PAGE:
seeking motives, so our love does not depend on, or is not conditional upon, having the beloved
provide us with intense feelings of excitation and gratification, be they sexual, sensual,
intellectual, emotional, entertaining, financial, etc. We love the other person for their own sake,
and are contented to relate to what is actually experientially real and spontaneously natural in
them, regardless of whether they gratify particular needs, ideals, fantasies, and expectations
that we may value.
Psychologically healthy relationships involve feeling emotionally or energetically or experientially
close to one another by developing mutual understanding through good communication, i.e.
respectful, nonjudgmental, constructive, non-abusive, open, honest, sincere, non-evasive,
direct, meaningful communication, involving empathic attunement not only to the other person’s
spoken messages but also to deeper subliminal non-verbal aspects of their experience and
being or living energy presence.
Investment involves a mutual reaching out to the other for contact. Each individual must go
outside oneself and give of oneself to the other, or reveal oneself to the other, and not expect
the other to go the whole way in bridging the psychological gap between the two. The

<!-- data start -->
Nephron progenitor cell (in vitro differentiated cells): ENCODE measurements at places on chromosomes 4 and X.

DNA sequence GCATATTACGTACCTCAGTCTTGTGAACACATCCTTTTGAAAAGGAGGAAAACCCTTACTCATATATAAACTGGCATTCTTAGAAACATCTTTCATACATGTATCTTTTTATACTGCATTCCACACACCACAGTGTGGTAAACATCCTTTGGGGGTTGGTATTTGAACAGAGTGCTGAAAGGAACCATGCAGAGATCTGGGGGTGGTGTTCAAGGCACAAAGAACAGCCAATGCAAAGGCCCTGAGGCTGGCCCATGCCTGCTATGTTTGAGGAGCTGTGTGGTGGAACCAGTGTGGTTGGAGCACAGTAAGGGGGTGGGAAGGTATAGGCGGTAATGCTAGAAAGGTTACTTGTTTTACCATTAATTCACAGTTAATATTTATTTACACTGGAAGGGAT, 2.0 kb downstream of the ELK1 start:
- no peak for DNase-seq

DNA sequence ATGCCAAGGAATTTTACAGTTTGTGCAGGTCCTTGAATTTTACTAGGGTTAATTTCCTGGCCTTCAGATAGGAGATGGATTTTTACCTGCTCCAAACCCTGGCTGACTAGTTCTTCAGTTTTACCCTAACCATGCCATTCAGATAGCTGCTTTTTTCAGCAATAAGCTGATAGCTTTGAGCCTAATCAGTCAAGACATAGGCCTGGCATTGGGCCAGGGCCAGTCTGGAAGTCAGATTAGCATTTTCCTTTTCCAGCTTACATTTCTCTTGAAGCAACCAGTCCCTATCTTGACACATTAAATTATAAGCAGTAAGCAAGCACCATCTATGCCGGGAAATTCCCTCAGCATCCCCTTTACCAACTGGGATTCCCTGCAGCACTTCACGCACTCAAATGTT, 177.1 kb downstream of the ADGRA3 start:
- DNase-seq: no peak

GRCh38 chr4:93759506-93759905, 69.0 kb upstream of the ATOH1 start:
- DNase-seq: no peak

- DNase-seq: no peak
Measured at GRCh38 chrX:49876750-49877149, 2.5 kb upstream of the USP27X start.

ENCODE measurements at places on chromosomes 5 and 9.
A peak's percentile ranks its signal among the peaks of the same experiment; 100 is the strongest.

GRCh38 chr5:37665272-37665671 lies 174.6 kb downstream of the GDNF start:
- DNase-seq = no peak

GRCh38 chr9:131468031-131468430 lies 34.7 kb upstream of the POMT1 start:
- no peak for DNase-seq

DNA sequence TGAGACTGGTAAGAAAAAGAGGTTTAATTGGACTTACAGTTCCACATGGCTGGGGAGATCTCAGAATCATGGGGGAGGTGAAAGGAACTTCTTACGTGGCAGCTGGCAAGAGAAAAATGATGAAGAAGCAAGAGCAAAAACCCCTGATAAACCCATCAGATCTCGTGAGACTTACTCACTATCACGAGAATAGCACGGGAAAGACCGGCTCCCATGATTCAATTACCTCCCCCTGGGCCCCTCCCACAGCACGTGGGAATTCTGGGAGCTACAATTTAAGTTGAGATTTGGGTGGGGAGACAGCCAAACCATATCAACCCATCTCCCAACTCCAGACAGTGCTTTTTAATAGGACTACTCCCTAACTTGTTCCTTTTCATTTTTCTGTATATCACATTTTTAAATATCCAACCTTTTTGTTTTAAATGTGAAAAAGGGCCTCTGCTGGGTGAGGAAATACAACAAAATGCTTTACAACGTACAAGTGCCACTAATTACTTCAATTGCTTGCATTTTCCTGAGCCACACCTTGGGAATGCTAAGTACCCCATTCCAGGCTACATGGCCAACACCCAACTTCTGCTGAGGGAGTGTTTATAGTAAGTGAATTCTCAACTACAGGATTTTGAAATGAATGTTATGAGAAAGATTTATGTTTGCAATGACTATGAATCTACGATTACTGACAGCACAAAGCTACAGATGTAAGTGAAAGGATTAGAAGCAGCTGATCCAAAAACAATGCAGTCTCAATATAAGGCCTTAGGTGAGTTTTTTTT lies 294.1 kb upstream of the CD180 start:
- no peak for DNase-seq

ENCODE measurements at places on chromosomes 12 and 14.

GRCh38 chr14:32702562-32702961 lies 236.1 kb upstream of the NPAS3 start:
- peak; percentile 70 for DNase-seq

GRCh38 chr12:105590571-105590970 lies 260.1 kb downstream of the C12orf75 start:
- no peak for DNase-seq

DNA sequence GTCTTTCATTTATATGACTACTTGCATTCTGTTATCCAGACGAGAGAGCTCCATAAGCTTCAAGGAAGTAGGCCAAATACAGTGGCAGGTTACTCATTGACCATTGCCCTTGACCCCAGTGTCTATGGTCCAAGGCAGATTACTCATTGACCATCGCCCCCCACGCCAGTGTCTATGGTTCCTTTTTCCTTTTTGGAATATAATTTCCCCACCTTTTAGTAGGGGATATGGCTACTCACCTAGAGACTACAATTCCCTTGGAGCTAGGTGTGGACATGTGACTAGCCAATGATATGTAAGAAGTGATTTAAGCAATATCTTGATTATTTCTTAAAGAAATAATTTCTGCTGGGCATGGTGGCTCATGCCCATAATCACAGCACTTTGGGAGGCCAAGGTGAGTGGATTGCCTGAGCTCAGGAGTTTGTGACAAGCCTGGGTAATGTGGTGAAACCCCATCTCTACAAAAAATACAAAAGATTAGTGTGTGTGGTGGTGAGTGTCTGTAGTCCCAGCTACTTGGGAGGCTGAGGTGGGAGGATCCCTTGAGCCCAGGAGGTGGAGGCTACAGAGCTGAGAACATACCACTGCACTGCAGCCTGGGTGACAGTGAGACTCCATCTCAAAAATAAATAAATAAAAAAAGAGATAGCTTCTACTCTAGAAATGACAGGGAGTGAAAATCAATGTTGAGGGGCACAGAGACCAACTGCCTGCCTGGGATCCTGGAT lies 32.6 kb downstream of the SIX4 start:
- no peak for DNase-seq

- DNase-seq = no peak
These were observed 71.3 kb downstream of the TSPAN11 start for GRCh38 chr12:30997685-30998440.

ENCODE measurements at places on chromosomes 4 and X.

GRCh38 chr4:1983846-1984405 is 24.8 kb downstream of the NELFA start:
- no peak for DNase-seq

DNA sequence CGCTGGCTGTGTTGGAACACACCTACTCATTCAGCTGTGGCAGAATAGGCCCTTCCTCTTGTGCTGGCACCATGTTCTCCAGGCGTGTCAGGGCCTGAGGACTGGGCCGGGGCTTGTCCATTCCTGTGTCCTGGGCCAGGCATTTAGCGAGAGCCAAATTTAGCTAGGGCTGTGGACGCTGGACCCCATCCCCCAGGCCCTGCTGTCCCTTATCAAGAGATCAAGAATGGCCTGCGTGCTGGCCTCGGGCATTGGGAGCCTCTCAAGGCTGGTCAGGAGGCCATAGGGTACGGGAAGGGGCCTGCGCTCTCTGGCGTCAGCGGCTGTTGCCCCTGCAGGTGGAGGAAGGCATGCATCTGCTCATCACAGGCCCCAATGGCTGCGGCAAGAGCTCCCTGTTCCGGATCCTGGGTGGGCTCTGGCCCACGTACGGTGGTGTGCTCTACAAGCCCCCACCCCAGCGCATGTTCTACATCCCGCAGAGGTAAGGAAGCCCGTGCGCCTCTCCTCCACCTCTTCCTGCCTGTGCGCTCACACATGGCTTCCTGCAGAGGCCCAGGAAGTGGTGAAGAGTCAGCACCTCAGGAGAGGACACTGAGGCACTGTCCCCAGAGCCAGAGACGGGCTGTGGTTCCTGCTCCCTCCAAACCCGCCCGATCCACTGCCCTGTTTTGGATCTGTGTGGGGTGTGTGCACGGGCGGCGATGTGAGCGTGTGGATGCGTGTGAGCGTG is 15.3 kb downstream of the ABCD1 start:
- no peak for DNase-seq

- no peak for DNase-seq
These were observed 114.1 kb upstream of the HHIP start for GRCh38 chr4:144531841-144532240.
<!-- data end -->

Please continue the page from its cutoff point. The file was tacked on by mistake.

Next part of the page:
investment is like a seed we plant in the other, and permit the other to plant in ourselves, with
the hope that the other will nurture it with the warmth of their caring so that one day it will grow
and blossom into a flower of fulfillment.
Compatibility of values produces mutual empathic understanding of one another and
experiential intimacy or emotional closeness. Empathy involves the ability and willingness to feel
what the other person is feeling, which involves at least occasionally letting go of separate
egocentric or narcissistic self-awareness self-will and self-seeking, and related mind chatter, in
order to tune into the feelings and experience of the other person. Empathy also involves the
ability to transcend one’s own psychological boundaries and to “stand in the other person’s
shoes”, psychologically speaking, or to intuitively tune into the other individual’s experiential
frame of reference or view of reality. This involves the ability to perceive and experience the
world, or particular situations and issues, as the other person does. Without it, one is not able to
make full experiential contact with the other person, which is necessary to provide optimal
understanding and experiential closeness.
Respect involves permitting the other person to have interests and needs of his/her own, apart
from you. You recognize that the other individual is not your possession. You treat the other
individual as an adult, as intrinsically equal in value to you, which means not taking the other
individual for granted or exploiting them.
Trusting and being trustworthy, honoring one’s commitments, and being responsively alert to
fulfill the legitimate needs and wishes of the other person, within reason, as an expression of
genuine caring for them and for the relationship.
7) How can true love help us overcome psychologically unhealthy addictions and
emotional negativity, and enable us to develop greater spiritual awareness,
including experiencing an enduring spiritual connection to our loved ones?
True love fills our heart, mind, and body with regenerative life energy, producing a greater sense
of genuine security well-being and vitality that replaces addictive dependency on unhealthy